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Ascorbic acid encapsulated into negatively charged liposomes exhibits increased skin permeation, retention and ....

ascorbic acid encapsulated asacorbic acid liposomes nanocarriers vesicles negative liposome charge keratinocytes fibroblasts

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#1 Engadin

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Posted 04 June 2019 - 03:23 PM

Ascorbic acid encapsulated into negatively charged liposomes exhibits increased skin permeation, retention and enhances collagen synthesis by fibroblasts





Ascorbic acid (AA) is widely used in cosmetic formulations due to its antioxidant property and ability to increase collagen synthesis. Here, we encapsulated AA in vesicles with different lipid compositions. Negative liposome charge favored AA skin retention, with accumulation of 37 ± 12 and 74 ± 23 μg/cm2 in the epidermis and dermis, respectively, after 6 hours. Drug flux was influenced by the formulation composition, and both the presence of cholesterol and the liposomes surface charge were able to increase the amount of AA crossing the skin. The formulation was stable for at least 30 days and promoted a 7-fold increase in flux compared to free AA. Additionally, liposomes were able to interact better with keratinocytes and fibroblasts membranes. In vitro efficacy studies demonstrated that associating AA to these liposomes resulted in increased effectiveness of type I collagen synthesis by fibroblasts and regeneration of UVA-induced damage in keratinocytes. Our results demonstrate the applicability of AA-negatively charged liposomes in promoting AA cutaneous permeation and increasing the retention and flux of this molecule in the skin. This formulation also increased AA stability and effectiveness, opening new perspectives for its application in view of reducing certain skin ageing outcomes.





Ascorbic acid (AA) is a water-soluble molecule with a fundamental role in the maintenance of various biological activities. Among its various functions, the beneficial effects on the skin stand out. AA acts as a cofactor for essential enzymes in the biosynthesis of collagen, especially types I and type III. These molecules are abundantly present in the dermis extracellular matrix and help support the skin. AA is able to increase mRNA levels by directly stimulating the synthesis of collagen in the skin. In addition, it increases the production of metalloproteinases inhibitors, avoiding the degradation of existing collagen 1,2,3,4AA is also a potent antioxidant, being able to donate electrons and neutralize the free radicals present in the intra and extracellular matrix, avoiding lipid membrane, DNA and proteins damage that would be caused by oxidative stress 5,6,7. Furthermore, topical application of AA can provide anti-inflammatory 8,9 and depigmenting effects 10,11.


Skin aging occurs when degeneration overlap with regeneration events, reducing skin structural integrity and causing the loss of biological functions 12AA effects on the skin layers motivate its use in cosmetic preparations, especially in formulations that inhibit or minimize the effect of skin aging 13,14. However, cutaneous application of AA is limited by its hydrophilic property and stratum corneum characteristics15. This skin layer is the main responsible for the barrier function and consists of corneocytes immersed in a highly organized lipid matrix. Since water corresponds to only 15–30% of the stratum corneum, a hydrophilic substance can hardly penetrate this hydrophobic layer, and consequently permeate to the other layers of the skin 16,17. Besides, AA is unstable in aqueous media and upon certain conditions such as light exposure, high pH and temperature increase. It is also easily degraded in the presence of certain enzymes and metal ions, generating products with no biological activity 18,19,20.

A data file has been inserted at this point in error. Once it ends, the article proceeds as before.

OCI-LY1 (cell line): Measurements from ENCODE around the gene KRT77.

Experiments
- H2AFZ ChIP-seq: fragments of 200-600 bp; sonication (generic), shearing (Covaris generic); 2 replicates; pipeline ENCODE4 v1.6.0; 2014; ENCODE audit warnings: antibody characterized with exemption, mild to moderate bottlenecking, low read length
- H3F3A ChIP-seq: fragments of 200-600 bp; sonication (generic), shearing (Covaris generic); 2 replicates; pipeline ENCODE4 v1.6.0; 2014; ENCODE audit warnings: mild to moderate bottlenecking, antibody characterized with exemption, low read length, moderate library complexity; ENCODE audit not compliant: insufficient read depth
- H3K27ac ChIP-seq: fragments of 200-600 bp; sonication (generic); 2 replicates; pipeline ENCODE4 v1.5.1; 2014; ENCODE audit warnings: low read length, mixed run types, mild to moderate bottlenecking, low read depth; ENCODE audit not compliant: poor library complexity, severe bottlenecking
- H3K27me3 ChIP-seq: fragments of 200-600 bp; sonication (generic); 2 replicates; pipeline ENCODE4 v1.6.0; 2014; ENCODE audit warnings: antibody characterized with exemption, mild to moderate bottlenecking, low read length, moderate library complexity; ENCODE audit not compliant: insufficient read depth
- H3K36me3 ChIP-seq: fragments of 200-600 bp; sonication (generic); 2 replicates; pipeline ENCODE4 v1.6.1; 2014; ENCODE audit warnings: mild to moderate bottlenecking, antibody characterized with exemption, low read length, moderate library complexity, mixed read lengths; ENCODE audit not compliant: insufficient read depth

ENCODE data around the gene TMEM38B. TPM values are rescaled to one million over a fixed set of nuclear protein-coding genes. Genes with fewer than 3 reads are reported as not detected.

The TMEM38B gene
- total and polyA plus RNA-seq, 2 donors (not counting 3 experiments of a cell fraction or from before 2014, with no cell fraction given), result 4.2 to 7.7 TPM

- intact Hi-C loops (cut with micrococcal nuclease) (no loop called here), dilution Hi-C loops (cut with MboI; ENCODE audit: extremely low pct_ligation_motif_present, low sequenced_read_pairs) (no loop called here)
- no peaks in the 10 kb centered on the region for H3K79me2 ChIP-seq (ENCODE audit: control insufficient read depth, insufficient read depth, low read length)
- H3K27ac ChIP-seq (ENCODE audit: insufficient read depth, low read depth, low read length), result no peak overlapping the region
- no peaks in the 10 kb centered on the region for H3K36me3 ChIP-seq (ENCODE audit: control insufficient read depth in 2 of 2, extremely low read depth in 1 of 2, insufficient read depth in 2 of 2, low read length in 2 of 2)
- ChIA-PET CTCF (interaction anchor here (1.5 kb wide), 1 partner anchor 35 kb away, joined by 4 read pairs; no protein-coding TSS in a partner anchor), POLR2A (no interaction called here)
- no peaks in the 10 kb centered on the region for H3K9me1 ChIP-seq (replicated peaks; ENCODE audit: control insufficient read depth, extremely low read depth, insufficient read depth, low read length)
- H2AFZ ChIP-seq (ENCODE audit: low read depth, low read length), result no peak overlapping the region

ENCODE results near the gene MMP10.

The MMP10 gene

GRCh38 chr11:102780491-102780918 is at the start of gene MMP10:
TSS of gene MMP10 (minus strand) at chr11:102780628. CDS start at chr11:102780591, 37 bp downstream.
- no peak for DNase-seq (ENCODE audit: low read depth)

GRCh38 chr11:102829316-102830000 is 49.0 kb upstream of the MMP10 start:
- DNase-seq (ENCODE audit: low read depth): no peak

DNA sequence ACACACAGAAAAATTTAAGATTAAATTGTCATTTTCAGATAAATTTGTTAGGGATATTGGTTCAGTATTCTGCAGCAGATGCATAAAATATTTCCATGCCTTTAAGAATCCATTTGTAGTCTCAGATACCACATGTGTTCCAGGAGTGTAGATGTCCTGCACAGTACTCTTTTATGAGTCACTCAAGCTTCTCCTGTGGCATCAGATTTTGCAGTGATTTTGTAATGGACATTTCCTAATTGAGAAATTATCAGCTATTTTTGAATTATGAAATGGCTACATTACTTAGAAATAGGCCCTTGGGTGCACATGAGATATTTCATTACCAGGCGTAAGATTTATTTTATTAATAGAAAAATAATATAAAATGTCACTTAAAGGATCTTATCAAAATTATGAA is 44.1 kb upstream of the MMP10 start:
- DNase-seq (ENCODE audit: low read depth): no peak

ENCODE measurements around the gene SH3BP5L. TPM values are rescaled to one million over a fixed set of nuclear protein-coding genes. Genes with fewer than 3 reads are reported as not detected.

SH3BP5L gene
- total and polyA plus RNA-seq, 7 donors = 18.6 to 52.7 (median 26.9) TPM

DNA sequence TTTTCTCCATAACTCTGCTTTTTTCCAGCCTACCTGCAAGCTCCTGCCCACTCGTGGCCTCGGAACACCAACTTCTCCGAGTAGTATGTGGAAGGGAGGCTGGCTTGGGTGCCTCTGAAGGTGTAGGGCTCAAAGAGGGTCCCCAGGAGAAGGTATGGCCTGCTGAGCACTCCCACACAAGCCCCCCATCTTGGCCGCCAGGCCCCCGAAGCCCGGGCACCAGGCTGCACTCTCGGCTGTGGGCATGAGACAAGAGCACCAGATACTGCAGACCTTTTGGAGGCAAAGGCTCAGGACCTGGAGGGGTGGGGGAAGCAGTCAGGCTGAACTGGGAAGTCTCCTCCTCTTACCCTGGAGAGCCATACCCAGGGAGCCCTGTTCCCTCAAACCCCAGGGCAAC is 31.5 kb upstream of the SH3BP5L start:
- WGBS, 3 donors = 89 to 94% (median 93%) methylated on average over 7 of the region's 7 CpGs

Nanocarriers offer advantages for the topical and transdermal application of molecules. Nanostructured drug delivery systems can, for instance, increase the solubility and diffusion coefficient of molecules in the stratum corneum and also increase molecule stability 21,22,23,24,25,26. Liposomes, which are vesicles composed of phospholipid bilayers delimiting an aqueous compartment that can encapsulate hydrophilic substances, are among the most used types of nanocarriers 27,28. The challenge for encapsulating hydrophilic molecules in liposomes is their tendency to remain outside the vesicles in the aqueous medium in which the liposomes are dispersed, causing low encapsulation efficiency 29. Liposome production through the dehydration-rehydration vesicle method (DRV) enables the preparation of liposomes with greater encapsulation efficiency 30,31. In addition to the active compound characteristics, liposome formulation can also directly influence skin permeation. Lamellarity, surface charge, presence of cholesterol, lipid molecular weight and concentration have been related to changes in the retention and flux of molecules through the skin 24,32,33,34,35,36. In this work, we describe the technological development of a liposomal formulation containing AA. We demonstrate its suitability in increasing AA stability, promoting high interaction with biological membranes, and increasing skin retention and the effectiveness of AA in the treatment of events related to UV-damage related skin aging.






F U L L   T E X T :    Nature

Also tagged with one or more of these keywords: ascorbic acid, encapsulated asacorbic acid, liposomes, nanocarriers, vesicles, negative liposome charge, keratinocytes, fibroblasts

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